That’s what we started to talk about, how could you change things, … we both, for different, differing reasons, almost the same, hated, slagging off social workers really, and posh people that came in and just made a living off the poor, and changed nothing.
And that’s when we sort of started to say, well how could you be in Hackney, somewhere like Hackney, in a legitimate way, how could you legitimately be there? And we talked about, well what people are there legitimately? And, you know, one of the things that came up was, well shopkeepers are there legitimately, because although they’re making a living, they’re providing a service. So, you could be there as a shopkeeper.
And then it just evolved, the conversation just evolved, and came round to the fact that, you know, why were there no bookshops? Glenn couldn’t understand, why were there no bookshops in Hackney, when there were all these schools and all these adult education things, and, you know, why weren’t there any bookshops? And I said, ‘Well there wouldn’t be,’ I said, ‘because, you know, as far as the English class system’s concerned, the working classes don’t read.’ And I said, ‘Anyway, you know, I would feel, I would...’ And I remember that, I said, and as a librarian, I was saying how, I would be nervous going into a bookshop, even I as a relatively educated person …
You know, bookshops had this, a sort of aura, didn’t they, they were cathedrals of learning. … And which was not Glenn’s experience at all of course. And of course the sort of, the ’60s revolution was happening ahead, the cultural, or, the counterculture, the counterculture was sort of, happening ahead in America. And there were bookshops with coffee shops in America, but there weren’t here.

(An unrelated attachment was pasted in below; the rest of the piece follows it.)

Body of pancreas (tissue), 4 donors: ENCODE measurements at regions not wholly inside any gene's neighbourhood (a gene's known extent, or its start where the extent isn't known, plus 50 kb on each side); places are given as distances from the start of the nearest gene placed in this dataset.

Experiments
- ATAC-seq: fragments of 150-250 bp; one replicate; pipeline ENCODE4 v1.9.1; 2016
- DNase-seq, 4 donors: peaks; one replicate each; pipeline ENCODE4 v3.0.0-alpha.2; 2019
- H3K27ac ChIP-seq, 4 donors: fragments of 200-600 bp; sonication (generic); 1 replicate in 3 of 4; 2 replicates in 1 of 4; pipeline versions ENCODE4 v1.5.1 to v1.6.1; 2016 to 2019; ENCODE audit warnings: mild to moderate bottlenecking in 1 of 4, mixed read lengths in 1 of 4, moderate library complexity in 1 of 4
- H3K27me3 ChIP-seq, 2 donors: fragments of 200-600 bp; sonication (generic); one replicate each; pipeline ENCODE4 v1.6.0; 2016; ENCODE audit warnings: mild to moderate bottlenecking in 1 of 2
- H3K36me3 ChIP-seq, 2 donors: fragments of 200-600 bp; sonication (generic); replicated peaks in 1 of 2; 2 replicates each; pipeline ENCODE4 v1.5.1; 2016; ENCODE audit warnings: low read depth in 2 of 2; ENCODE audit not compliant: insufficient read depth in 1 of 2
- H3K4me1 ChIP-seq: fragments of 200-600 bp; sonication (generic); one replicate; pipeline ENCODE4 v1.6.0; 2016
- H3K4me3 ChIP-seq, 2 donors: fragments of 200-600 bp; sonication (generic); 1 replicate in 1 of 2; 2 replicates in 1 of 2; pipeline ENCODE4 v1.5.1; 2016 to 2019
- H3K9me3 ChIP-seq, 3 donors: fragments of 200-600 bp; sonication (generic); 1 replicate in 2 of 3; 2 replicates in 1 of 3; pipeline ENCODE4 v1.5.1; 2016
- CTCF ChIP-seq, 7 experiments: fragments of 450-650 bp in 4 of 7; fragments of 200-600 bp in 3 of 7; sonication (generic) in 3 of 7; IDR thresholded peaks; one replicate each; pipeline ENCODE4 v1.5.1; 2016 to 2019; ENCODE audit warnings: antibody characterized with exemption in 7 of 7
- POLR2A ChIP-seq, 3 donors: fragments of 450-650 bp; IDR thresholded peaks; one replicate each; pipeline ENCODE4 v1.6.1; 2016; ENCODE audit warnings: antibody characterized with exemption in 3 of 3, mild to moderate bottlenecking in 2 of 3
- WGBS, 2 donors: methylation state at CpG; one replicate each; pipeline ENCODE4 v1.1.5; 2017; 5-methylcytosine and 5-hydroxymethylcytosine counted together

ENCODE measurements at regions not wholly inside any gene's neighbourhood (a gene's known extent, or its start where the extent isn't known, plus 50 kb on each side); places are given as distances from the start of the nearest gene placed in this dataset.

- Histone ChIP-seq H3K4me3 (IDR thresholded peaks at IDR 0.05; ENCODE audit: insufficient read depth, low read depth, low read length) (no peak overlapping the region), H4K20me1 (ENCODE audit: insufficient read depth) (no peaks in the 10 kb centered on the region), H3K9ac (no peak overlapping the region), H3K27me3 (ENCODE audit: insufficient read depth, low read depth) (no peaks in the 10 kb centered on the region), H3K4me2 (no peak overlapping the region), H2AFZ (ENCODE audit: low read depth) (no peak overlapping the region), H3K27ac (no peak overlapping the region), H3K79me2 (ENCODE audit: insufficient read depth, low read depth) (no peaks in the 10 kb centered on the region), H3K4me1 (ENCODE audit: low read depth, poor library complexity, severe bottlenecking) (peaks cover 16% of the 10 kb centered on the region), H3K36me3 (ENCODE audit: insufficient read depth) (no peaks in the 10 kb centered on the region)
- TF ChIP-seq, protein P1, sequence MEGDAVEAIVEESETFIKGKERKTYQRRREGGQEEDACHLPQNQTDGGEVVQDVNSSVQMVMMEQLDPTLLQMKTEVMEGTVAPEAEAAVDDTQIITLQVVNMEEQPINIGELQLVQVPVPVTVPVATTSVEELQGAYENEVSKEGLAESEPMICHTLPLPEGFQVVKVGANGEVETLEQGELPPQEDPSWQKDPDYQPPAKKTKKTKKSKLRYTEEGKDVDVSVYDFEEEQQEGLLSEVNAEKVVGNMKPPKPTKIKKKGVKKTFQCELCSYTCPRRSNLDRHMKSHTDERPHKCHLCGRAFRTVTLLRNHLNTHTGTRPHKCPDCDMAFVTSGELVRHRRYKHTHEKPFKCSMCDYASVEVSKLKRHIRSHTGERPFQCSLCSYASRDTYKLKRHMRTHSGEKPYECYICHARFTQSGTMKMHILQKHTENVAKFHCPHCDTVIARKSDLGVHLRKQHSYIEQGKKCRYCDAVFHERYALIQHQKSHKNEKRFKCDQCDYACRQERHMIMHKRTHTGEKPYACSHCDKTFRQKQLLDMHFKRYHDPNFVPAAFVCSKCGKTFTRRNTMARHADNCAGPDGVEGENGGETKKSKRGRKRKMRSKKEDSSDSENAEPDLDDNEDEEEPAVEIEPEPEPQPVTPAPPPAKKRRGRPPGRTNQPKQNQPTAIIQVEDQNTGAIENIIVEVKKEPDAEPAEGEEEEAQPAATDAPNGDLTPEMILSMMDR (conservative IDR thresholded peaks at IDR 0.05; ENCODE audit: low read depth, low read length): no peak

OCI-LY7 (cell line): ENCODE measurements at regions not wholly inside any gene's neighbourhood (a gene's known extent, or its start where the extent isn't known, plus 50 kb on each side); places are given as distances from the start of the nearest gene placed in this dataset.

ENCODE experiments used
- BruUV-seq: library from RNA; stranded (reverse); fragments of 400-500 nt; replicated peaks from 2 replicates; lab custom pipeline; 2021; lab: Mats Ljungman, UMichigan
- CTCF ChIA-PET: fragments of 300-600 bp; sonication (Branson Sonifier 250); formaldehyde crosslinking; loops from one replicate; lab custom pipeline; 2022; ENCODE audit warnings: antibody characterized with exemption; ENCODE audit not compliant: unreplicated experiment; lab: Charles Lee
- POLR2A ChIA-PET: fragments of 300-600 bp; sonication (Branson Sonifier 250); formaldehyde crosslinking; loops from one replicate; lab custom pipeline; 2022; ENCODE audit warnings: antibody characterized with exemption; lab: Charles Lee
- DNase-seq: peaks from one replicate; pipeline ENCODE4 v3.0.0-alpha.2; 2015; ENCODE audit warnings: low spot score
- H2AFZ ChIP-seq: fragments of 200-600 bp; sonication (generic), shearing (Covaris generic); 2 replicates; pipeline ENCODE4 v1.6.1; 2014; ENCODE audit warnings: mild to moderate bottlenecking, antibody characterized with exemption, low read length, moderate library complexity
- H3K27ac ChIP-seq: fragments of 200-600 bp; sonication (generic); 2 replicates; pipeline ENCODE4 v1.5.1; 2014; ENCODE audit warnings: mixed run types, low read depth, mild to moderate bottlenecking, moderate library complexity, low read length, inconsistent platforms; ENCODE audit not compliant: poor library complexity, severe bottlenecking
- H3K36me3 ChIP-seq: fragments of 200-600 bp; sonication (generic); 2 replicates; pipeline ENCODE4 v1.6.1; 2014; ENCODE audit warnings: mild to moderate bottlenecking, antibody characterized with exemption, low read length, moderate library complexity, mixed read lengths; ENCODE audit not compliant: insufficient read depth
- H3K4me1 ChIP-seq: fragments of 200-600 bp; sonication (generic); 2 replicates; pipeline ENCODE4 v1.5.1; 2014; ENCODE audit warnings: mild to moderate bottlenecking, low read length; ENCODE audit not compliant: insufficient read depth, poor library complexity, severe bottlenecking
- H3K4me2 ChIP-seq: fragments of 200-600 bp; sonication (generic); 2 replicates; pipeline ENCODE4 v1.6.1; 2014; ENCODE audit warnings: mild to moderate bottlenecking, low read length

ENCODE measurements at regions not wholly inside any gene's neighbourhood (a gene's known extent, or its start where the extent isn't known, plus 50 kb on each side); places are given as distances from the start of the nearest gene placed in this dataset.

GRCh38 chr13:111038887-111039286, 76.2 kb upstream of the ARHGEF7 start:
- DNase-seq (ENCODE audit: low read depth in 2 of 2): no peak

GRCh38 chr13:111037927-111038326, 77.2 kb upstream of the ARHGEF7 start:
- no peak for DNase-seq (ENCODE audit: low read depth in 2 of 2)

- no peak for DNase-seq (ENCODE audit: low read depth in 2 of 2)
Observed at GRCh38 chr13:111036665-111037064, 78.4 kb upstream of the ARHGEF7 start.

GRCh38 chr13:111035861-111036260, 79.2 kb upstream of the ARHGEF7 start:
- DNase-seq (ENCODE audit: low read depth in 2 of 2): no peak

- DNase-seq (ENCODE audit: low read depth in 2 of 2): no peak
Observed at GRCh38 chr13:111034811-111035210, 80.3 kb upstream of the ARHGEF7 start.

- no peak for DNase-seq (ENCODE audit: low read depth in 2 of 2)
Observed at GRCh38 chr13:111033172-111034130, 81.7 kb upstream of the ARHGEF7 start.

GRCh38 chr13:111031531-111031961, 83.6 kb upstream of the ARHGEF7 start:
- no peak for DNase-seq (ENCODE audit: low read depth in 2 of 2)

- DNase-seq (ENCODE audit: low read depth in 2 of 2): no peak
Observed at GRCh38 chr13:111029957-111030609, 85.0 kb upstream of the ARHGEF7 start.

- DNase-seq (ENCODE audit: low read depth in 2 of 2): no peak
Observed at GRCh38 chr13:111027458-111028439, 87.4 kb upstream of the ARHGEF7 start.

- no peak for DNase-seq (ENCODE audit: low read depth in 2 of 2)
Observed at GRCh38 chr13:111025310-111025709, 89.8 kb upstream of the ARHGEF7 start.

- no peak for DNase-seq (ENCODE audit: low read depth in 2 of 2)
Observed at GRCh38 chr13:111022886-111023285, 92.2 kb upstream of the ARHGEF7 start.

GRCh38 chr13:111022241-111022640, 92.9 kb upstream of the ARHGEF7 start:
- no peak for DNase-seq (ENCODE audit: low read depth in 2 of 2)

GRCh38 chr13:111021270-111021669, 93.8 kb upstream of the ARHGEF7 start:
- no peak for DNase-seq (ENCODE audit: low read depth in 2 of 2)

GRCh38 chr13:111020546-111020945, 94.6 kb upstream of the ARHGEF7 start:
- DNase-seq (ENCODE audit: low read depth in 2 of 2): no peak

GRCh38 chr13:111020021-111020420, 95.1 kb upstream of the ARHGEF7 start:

Margaret Gosley was born in 1939 in Yorkshire, was adopted as a baby and grew up in Watford. She met Glenn Thompson in the late 1960s when they were both doing youth work in Hackney. Later, on a Brighton beach they dreamt up the idea of opening a community centre with a difference; based out of a bookshop and coffee bar they would make a ‘legitimate intervention’ in a working class community. Margaret played an active role in setting up Centerprise and also contributed by supporting Glenn emotionally and financially, and looking after their daughter Shoshannah, while he worked full time to make their dream real.
Margaret details how they got the Centerprise project off the ground through hard work, luck and audacity, began publishing local authors, starting with schoolboy Vivian Usherwood’s poems, and their departure from Centerprise, which coincided with the breakdown of their marriage. She describes the people involved in the project and provides an intimate and insightful account of Glenn Thompson. The interview is littered with witty and important anecdotes for anyone interested in the story behind Centerprise’s emergence. Margaret goes on to describe her life after Centerprise and her involvement with the Hackney Housing Co-op.
Interviewed by Charlie Clarke.